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Philippines

HOPE CONTINUES FOR RETURN OF CHURCH BELLS SEIZED BY U.S. SOLDIERS

Updated: June 03, 1998 05:00 PM GMT
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Parishioners in a central Philippine coastal town hope that the U.S. will return two church bells before the June centennial celebration of the country´s independence from Spain.

Even if the church relics are not returned by the June 12 anniversary, the effort to recover them will continue, Roy Daza, a grandson of Filipino revolutionary Eugenio Daza, told UCA News.

The bells, seized by American soldiers in a 1901 assault on Balangiga town, Eastern Samar, 605 kilometers southeast of Manila, are now in a war memorial at F.E. Warren Air Force Base in Cheyenne, Wyoming.

Daza´s grandfather led a Filipino attack on U.S. soldiers in Balangiga on Sept. 28, 1901, launched through the tolling of the bells. The Americans retaliated, killing hundreds of men, women and children above 10 years old, and took the bells from the church, now called St. Lawrence Church.

"The return of the bells would signify the true end of the colonial era and the triumph of the Filipino people," Daza said, adding that U.S. war veterans who oppose the bells´ return "say they were massacred, but it was war."

A three-year war between the Filipinos and Americans broke out on Feb. 4, 1899, after Spain ceded the Philippines to the U.S.

While demanding that the bells be returned, "we overlooked the need to educate Americans to look at the bells not as war booty but as historical and cultural church relics," Daza said.

The bells, about three feet high and cast in 1863 and 1889, have images of hands with wounds resembling those of the crucified Christ.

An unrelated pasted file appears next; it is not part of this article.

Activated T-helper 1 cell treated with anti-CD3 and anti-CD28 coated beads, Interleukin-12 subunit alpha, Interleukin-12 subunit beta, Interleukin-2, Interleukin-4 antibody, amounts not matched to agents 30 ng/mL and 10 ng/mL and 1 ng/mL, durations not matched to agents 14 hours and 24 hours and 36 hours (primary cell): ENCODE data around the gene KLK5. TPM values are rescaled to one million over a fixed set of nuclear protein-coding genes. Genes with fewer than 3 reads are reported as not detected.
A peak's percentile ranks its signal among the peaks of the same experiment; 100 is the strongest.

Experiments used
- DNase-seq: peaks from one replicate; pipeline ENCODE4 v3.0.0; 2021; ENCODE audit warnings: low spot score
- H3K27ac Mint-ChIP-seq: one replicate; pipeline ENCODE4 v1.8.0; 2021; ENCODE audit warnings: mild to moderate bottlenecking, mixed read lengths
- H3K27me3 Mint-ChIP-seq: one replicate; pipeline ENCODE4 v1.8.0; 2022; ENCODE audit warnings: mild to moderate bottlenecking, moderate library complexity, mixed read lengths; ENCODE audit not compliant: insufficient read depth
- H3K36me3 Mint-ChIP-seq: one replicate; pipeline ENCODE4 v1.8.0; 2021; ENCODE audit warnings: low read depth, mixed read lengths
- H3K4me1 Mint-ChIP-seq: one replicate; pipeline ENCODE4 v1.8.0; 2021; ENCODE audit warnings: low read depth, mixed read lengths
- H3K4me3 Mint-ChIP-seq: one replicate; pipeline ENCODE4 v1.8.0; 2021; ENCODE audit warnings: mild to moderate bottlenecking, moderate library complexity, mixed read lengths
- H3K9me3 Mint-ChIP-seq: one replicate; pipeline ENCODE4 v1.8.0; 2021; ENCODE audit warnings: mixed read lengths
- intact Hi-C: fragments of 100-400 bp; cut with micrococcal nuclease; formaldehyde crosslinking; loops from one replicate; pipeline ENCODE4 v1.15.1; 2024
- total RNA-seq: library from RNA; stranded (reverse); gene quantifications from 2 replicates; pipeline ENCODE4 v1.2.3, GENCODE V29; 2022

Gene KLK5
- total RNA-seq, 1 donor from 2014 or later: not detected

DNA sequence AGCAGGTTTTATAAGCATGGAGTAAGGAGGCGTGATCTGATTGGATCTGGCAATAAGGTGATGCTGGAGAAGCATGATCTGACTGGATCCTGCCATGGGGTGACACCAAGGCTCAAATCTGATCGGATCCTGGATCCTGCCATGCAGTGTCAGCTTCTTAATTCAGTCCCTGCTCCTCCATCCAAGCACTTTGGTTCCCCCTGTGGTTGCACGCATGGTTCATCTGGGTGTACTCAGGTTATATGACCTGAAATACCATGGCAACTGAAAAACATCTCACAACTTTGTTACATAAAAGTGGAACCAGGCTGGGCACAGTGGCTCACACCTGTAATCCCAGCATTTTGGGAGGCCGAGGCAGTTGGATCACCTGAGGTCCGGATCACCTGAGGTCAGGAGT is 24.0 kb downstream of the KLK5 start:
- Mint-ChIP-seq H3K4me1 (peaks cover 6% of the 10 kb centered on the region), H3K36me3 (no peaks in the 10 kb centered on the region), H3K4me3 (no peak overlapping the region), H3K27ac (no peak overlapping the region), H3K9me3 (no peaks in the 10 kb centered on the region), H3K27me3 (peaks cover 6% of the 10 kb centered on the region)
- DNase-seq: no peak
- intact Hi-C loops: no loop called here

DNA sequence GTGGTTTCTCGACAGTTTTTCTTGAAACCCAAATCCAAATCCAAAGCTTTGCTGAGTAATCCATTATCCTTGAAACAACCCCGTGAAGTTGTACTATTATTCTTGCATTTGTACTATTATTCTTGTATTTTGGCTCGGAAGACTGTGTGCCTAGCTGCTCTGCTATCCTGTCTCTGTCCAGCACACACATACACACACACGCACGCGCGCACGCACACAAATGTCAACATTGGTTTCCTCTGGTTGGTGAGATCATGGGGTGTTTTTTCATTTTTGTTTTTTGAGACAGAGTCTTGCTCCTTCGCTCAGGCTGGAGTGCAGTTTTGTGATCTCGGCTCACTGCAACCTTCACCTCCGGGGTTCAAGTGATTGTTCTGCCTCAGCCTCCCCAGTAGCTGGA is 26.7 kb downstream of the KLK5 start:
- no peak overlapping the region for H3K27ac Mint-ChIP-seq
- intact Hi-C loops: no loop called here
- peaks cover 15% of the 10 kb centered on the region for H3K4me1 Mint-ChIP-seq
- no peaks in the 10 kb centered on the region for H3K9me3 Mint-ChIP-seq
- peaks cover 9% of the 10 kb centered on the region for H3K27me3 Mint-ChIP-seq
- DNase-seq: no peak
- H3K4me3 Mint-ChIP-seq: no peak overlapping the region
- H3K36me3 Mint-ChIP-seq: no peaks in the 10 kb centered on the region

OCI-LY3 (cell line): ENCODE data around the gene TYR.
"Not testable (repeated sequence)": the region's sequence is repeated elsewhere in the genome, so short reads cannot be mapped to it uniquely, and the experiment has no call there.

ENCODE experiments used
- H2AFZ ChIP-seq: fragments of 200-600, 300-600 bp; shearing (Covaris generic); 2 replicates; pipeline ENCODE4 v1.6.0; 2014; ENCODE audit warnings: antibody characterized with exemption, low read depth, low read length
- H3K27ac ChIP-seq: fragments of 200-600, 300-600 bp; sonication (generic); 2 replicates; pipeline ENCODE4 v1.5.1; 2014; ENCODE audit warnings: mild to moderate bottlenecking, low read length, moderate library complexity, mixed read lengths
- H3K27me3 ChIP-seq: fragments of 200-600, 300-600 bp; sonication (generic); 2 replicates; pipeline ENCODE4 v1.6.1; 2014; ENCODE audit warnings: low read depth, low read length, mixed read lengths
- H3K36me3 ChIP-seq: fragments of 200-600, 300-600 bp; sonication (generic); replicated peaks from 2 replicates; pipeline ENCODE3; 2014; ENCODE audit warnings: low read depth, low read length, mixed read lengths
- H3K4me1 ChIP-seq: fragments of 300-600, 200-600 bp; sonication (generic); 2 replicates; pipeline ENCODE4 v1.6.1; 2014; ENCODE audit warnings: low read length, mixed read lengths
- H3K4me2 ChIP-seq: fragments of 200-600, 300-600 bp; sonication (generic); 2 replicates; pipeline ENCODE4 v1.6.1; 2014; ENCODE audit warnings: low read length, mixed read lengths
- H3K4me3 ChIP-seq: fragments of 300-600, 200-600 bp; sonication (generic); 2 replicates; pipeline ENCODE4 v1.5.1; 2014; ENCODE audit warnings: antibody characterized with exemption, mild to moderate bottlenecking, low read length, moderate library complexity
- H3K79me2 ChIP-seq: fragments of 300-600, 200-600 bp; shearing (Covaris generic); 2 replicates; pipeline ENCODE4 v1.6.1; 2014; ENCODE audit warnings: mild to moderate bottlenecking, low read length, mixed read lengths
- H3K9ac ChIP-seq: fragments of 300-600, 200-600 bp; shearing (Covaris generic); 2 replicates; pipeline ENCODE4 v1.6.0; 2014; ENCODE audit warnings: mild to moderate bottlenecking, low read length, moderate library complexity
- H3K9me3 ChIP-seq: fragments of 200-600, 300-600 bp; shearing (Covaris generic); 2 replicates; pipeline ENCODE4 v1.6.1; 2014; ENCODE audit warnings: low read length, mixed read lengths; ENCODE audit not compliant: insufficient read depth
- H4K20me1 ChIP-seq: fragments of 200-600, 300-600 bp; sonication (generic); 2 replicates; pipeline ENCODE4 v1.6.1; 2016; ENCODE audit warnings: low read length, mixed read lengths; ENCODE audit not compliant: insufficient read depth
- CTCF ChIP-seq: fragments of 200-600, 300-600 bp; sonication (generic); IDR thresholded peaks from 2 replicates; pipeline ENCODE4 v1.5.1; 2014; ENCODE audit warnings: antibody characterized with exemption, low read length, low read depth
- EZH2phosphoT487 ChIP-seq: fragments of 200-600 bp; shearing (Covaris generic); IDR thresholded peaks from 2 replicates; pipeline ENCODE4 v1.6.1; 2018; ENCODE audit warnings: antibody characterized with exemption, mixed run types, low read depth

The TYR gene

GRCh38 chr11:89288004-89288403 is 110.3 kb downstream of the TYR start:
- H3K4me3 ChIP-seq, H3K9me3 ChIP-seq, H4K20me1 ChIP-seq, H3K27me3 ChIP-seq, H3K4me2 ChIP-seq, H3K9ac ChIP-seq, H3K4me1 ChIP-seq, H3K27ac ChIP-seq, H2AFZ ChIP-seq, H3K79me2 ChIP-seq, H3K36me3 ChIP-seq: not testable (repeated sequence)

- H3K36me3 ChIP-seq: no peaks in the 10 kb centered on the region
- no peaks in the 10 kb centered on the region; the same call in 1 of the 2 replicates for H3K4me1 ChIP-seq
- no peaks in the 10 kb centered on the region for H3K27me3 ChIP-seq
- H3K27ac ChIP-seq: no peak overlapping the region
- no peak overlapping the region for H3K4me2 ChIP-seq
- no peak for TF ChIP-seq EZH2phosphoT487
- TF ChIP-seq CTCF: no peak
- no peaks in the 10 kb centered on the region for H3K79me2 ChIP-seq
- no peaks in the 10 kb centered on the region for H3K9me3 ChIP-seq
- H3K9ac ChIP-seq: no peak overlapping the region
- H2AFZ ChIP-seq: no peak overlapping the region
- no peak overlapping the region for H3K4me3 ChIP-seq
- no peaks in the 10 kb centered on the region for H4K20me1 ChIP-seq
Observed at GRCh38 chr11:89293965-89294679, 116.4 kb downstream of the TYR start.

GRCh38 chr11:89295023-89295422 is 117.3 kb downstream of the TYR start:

The Wyoming state legislature has passed a bill providing for replicas to be made so that each of the two countries could have one original and a replica.

However, U.S. Senator Craig Thomas of Wyoming has reportedly said that those who insist on retrieving the bells would be "desecrating the memory of a war memorial," adding that the U.S. Congress would have to approve the compromise.

Daza said he is also trying to raise 800,000 pesos (US$20,000) to pay for replicas of the bells in case America does not return them.

Earlier, a 46-centimeter ivory statue of the Blessed Mother and the Christ Child was returned to Balangiga by Bishop Joseph Hart of Wyoming. Daza said the widow of a soldier who said he had taken it relinquished the statue.

The June 12 centennial program will begin at 6 a.m. with the pealing of church bells nationwide, followed by thanksgiving Masses and religious rites in places of worship of various Christian denominations around the country.

END

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